Board calls Baker's proposed school takeover unnecessary gamble

The Prince George’s County Board of Education is calling County Executive Rushern Baker III’s proposal to take over the school system an “unnecessary distraction that gambles away the future of our children.”

The board issued a statement on Baker’s proposal late Tuesday, March 19, after The Washington Post reported over the weekend that Baker proposed — in the form of a bill to go before the state legislature — to take over the school system. The proposal, the board said, resembles the school takeover in Washington, but like that takeover, falls short in addressing “core issues facing our community.”

“This is a bad bill that is being pushed through the legislature under the guise of education reform without the benefit of a public hearing,” the board said.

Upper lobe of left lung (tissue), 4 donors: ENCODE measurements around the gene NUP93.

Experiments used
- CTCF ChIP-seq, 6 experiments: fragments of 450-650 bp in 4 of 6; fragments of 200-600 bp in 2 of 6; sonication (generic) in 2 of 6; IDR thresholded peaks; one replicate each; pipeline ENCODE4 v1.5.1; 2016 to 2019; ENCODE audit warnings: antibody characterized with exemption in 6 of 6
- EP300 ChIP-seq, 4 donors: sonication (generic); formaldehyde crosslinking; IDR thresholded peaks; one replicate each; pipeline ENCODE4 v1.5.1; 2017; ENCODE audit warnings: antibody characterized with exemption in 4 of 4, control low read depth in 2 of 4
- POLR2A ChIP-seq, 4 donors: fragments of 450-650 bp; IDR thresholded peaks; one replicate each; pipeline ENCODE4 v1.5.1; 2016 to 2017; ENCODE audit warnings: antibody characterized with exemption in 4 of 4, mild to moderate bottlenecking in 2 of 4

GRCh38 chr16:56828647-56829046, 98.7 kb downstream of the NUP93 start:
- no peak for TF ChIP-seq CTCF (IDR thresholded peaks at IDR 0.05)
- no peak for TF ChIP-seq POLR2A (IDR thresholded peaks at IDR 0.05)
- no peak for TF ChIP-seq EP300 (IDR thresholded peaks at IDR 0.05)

Baker’s proposal would put the school system, the $1.7 billion budget and the superintendent under the direct control of the county government, and the board said it would “void the rights of our parents, students and labor unions.”

The proposal would also put the schools' superintendent under Baker's direction. The school system has had five superintendents in the past five years, and the most recent — William Hite — left last fall to take the top job in the Philadelphia school system. Alvin Crawley has been interim superintendent since then, and is one of three superintendent finalists picked by the board.

Crawley and the two other finalists, Eric Becoats, superintendent of schools for Durham Public Schools in North Carolina and Harrison Peters, chief of schools for Chicago Public Schools, met with the public Tuesday, March 19. The board is expected to name Hite's successor by July 1.

The board said if Baker wants to improve education in the county, he should be promoting parental engagement, and find funds need to attract and retain teachers.

“Our youth should not be used as political gambling chips,” the board said. “They are our hope for tomorrow. This bill undermines the progress our students are making. It places our schools in an untenable situation.”

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